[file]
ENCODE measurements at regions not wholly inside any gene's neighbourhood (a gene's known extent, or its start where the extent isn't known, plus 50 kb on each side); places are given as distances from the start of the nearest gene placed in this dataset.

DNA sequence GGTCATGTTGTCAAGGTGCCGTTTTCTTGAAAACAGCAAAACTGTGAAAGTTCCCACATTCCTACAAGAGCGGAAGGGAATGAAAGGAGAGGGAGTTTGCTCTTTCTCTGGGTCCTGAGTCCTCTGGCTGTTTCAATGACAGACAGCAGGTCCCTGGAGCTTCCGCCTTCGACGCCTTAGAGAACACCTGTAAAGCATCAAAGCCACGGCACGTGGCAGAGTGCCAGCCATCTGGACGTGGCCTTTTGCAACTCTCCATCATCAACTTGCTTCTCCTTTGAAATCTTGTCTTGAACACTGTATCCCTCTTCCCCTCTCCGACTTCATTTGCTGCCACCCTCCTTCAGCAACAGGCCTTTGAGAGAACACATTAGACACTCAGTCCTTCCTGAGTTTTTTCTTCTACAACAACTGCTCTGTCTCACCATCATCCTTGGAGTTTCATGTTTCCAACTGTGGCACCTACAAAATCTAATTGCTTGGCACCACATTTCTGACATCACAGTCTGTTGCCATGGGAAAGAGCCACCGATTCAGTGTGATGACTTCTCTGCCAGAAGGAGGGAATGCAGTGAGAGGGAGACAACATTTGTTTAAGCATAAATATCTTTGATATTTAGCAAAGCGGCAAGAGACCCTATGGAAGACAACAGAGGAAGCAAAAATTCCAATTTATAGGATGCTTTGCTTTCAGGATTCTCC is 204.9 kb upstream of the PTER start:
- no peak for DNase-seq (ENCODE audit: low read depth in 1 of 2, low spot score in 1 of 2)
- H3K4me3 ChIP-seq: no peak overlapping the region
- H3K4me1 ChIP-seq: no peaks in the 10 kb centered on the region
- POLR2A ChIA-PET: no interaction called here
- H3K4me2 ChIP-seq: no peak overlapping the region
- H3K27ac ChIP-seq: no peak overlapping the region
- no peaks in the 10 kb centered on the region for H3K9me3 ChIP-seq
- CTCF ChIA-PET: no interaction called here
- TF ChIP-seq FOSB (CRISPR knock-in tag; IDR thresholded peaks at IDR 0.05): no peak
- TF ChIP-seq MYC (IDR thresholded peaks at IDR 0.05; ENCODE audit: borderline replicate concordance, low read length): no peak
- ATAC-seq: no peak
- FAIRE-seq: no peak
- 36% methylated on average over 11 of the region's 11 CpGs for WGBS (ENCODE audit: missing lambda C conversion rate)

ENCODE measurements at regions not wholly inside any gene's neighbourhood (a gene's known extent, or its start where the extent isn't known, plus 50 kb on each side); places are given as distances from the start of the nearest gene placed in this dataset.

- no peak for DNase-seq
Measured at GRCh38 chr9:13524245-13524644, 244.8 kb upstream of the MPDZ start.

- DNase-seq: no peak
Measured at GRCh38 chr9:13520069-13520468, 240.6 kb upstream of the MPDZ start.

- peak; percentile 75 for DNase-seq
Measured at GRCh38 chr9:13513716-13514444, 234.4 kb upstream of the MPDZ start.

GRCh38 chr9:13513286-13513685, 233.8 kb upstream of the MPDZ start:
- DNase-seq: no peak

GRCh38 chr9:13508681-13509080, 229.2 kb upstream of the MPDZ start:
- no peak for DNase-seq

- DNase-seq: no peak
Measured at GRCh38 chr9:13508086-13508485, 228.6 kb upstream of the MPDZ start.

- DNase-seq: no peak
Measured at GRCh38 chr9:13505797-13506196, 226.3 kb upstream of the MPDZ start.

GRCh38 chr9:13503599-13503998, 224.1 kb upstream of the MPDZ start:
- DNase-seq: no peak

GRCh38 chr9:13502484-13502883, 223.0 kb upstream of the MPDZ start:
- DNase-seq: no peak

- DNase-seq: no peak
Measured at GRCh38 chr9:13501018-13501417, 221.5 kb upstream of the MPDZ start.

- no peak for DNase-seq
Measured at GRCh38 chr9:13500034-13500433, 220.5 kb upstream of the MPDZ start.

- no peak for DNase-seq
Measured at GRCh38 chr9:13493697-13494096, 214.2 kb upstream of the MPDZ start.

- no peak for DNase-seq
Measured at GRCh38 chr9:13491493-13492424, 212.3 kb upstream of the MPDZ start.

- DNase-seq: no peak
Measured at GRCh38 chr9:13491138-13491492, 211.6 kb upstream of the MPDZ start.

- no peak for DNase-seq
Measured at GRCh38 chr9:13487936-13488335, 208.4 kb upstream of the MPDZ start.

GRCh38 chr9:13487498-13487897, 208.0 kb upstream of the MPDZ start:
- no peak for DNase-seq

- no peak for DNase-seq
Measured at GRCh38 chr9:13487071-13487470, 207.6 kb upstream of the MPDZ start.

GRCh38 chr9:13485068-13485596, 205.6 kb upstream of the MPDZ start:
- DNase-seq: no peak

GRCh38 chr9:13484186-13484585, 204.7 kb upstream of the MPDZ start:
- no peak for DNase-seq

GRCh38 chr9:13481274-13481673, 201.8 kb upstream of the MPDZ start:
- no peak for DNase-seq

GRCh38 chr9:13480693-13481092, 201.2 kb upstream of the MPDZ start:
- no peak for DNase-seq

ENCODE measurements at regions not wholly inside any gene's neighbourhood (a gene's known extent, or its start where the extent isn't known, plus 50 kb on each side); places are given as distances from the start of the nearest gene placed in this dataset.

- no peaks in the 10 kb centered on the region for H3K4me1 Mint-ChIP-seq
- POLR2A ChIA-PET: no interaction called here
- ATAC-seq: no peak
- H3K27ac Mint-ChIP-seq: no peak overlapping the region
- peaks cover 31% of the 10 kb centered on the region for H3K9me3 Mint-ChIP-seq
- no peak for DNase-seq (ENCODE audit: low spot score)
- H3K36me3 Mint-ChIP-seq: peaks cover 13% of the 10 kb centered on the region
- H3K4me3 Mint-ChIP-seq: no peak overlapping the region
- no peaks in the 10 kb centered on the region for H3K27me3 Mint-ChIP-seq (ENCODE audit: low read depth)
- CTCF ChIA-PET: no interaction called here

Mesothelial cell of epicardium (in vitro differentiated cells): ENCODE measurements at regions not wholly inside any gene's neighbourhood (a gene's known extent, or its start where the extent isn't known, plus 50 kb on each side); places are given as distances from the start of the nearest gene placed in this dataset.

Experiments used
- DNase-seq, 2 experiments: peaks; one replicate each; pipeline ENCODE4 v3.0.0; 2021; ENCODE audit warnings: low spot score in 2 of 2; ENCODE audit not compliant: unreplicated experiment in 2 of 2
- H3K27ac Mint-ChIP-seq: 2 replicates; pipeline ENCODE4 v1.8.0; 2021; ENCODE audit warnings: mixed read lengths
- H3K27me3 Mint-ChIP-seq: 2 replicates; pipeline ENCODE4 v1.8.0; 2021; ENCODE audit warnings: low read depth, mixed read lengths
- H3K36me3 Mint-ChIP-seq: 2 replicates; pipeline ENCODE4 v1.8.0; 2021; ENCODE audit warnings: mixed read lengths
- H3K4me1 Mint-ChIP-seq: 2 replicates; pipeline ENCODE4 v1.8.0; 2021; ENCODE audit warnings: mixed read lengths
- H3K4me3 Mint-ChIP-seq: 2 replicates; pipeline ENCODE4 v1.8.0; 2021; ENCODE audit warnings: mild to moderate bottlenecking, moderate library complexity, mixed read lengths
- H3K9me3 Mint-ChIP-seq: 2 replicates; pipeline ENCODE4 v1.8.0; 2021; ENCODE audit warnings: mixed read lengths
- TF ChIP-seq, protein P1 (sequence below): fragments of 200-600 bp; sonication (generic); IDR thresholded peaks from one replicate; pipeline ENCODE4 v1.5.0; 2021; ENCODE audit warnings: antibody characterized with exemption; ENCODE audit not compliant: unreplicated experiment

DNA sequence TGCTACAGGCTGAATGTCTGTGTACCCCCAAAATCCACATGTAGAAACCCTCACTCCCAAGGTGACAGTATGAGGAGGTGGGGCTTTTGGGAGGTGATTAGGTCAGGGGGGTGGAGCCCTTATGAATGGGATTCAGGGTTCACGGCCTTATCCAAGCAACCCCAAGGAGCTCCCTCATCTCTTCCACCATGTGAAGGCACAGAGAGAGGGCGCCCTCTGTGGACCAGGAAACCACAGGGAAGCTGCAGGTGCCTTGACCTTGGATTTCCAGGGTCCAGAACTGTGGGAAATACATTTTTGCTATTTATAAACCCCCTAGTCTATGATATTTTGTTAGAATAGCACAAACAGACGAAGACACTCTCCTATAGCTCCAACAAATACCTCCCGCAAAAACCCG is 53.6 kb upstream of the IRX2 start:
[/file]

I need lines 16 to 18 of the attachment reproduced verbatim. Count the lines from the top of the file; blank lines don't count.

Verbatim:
ENCODE measurements at regions not wholly inside any gene's neighbourhood (a gene's known extent, or its start where the extent isn't known, plus 50 kb on each side); places are given as distances from the start of the nearest gene placed in this dataset.

- no peak for DNase-seq
Measured at GRCh38 chr9:13524245-13524644, 244.8 kb upstream of the MPDZ start.